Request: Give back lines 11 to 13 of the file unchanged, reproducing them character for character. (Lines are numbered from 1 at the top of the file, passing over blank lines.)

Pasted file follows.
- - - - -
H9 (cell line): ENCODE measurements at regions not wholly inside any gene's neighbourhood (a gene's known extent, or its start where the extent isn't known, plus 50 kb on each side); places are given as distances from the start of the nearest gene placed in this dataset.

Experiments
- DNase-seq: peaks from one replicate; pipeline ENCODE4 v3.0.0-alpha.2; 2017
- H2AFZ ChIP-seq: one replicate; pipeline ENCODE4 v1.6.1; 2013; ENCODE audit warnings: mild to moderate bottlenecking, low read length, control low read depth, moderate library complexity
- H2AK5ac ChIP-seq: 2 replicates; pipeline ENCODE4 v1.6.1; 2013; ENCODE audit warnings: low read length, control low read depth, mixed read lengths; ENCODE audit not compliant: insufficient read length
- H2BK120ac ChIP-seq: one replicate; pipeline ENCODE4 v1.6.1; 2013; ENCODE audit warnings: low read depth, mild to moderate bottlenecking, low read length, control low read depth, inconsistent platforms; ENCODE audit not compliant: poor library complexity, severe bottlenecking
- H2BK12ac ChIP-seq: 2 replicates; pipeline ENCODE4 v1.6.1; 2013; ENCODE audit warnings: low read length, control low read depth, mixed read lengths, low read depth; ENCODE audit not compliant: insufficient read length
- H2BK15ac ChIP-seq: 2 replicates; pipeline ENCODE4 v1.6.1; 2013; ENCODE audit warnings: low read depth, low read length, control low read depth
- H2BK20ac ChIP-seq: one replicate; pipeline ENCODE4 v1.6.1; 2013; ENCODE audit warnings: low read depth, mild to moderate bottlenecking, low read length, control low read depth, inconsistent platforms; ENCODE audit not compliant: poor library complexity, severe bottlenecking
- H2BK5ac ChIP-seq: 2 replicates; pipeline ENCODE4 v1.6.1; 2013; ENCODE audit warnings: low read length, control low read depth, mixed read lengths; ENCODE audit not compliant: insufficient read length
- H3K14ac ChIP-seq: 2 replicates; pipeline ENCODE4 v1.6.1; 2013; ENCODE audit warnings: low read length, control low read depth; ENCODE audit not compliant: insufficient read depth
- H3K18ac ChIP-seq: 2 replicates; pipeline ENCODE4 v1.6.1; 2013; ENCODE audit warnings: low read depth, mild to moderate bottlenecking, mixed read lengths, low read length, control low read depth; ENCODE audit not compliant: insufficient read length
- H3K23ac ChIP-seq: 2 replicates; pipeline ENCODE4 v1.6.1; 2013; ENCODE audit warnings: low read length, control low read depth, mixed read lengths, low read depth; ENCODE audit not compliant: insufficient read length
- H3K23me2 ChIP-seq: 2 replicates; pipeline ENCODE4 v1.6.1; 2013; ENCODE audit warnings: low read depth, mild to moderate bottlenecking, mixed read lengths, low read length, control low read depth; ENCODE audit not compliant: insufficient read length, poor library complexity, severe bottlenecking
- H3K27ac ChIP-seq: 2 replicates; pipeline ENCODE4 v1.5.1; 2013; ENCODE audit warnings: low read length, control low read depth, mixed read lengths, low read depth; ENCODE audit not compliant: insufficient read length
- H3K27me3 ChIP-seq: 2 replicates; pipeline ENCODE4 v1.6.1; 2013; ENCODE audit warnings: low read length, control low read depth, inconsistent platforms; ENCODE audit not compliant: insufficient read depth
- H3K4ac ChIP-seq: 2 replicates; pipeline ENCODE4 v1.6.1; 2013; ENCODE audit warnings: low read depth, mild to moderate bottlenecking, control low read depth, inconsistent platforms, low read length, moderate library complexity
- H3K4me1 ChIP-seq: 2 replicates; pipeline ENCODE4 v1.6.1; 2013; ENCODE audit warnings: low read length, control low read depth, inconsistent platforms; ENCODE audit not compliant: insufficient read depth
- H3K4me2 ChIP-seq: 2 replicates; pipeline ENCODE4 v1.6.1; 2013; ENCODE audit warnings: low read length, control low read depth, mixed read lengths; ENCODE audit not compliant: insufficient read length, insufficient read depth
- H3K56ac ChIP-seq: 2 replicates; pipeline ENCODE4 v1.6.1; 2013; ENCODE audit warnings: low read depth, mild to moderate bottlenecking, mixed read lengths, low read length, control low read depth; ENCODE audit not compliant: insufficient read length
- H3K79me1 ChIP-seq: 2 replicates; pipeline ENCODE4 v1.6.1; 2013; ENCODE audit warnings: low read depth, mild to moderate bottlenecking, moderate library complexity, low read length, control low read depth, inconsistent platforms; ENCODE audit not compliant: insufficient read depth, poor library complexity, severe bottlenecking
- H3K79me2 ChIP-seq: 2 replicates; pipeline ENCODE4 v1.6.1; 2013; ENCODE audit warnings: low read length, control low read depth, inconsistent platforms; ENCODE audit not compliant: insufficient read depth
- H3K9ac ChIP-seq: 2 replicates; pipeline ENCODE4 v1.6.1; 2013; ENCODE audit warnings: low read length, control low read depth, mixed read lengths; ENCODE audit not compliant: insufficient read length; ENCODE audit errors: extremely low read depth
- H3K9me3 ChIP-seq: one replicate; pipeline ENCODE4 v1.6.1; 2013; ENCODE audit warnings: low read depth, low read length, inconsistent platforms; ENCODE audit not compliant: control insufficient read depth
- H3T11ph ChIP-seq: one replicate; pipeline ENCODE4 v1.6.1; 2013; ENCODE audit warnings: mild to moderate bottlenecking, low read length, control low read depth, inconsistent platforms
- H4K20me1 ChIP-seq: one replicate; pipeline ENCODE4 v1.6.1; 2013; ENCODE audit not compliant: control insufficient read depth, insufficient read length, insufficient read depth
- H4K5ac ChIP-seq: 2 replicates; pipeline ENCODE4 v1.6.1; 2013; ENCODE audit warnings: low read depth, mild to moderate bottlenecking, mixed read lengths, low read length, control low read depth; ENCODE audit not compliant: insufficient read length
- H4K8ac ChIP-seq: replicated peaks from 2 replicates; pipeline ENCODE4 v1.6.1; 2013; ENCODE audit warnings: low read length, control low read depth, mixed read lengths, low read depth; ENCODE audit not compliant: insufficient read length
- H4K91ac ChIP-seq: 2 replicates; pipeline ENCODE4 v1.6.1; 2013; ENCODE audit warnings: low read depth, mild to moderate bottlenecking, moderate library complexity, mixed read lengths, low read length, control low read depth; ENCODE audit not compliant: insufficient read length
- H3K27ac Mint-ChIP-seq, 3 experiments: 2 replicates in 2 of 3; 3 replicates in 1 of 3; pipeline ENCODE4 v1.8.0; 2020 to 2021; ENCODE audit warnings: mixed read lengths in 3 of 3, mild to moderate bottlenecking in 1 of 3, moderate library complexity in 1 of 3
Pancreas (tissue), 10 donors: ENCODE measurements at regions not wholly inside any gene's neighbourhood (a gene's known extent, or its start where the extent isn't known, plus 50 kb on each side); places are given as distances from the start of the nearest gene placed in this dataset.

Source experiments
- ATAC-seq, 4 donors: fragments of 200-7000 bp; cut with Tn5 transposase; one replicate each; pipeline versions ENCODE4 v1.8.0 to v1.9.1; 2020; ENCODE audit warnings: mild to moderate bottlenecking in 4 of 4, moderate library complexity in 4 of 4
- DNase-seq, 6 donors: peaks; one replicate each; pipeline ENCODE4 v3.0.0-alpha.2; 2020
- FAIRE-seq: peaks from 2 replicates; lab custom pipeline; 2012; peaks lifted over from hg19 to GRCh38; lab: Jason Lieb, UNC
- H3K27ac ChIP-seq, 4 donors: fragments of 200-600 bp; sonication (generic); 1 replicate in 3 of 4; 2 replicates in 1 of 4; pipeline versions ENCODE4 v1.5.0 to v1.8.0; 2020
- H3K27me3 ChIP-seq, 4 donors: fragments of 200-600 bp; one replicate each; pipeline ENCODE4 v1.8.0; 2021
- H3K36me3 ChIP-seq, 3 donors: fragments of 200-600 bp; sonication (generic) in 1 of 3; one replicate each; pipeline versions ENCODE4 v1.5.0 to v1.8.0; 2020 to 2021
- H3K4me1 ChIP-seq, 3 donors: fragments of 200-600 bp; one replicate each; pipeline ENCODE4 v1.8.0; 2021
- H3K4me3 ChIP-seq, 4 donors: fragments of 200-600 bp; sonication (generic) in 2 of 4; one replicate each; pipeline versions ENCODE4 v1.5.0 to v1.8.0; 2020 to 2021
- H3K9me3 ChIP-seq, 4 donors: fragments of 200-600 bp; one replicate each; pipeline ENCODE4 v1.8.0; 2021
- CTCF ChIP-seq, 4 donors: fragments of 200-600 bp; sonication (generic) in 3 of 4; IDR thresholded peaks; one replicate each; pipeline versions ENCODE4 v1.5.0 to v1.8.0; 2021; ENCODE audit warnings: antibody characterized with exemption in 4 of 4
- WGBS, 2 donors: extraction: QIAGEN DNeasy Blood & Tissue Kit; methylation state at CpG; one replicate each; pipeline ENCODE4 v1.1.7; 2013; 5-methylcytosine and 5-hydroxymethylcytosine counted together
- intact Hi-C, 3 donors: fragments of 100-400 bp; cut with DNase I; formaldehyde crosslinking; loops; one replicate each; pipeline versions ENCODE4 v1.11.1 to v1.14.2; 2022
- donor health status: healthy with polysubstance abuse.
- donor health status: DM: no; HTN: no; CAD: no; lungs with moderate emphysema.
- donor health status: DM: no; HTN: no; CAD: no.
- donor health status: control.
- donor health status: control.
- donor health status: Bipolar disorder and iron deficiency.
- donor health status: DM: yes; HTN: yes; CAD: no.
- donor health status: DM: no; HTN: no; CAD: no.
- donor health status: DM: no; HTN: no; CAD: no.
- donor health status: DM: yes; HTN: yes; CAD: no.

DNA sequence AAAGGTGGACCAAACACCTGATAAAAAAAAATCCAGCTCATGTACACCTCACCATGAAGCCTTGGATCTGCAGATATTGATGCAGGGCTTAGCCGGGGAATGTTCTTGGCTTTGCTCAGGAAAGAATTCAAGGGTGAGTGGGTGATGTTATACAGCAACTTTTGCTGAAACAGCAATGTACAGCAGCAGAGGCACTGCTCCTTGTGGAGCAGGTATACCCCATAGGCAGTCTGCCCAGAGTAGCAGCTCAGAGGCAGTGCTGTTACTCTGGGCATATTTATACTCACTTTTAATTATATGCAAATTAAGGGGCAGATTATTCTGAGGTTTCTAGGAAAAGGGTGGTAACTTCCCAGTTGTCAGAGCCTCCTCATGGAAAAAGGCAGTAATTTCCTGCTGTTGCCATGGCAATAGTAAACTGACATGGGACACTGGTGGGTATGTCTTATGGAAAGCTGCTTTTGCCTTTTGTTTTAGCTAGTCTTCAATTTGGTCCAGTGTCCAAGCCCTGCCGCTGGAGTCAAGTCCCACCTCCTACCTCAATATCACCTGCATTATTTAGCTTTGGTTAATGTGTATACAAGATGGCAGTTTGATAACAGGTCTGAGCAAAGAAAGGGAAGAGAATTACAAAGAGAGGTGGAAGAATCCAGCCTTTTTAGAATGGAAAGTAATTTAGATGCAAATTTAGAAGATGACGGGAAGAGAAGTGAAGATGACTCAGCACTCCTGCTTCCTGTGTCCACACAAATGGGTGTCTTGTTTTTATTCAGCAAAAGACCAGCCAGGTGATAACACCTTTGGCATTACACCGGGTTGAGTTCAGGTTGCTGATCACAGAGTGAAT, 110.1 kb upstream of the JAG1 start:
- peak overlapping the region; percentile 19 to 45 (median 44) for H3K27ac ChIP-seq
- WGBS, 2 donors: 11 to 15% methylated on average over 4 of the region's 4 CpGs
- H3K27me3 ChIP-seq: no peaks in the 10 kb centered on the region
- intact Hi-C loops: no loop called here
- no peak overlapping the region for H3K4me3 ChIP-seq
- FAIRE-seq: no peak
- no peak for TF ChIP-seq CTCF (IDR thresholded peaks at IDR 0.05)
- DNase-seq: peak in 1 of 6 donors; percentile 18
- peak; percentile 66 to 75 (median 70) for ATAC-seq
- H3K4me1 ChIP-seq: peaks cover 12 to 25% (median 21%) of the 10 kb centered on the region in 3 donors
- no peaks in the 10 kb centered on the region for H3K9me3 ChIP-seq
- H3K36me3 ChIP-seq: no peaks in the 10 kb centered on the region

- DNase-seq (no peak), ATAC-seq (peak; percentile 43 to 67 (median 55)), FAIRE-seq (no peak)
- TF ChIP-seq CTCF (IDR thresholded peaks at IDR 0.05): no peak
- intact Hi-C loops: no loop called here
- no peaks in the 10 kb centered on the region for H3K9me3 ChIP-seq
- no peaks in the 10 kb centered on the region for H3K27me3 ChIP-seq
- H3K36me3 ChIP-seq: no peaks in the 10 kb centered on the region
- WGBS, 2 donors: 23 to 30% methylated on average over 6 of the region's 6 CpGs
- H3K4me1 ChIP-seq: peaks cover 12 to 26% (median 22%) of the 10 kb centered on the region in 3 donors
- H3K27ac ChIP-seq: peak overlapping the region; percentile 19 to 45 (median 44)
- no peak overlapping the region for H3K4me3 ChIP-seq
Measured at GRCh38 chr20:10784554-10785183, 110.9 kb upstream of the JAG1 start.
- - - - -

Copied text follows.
- H3K14ac ChIP-seq: 2 replicates; pipeline ENCODE4 v1.6.1; 2013; ENCODE audit warnings: low read length, control low read depth; ENCODE audit not compliant: insufficient read depth
- H3K18ac ChIP-seq: 2 replicates; pipeline ENCODE4 v1.6.1; 2013; ENCODE audit warnings: low read depth, mild to moderate bottlenecking, mixed read lengths, low read length, control low read depth; ENCODE audit not compliant: insufficient read length
- H3K23ac ChIP-seq: 2 replicates; pipeline ENCODE4 v1.6.1; 2013; ENCODE audit warnings: low read length, control low read depth, mixed read lengths, low read depth; ENCODE audit not compliant: insufficient read length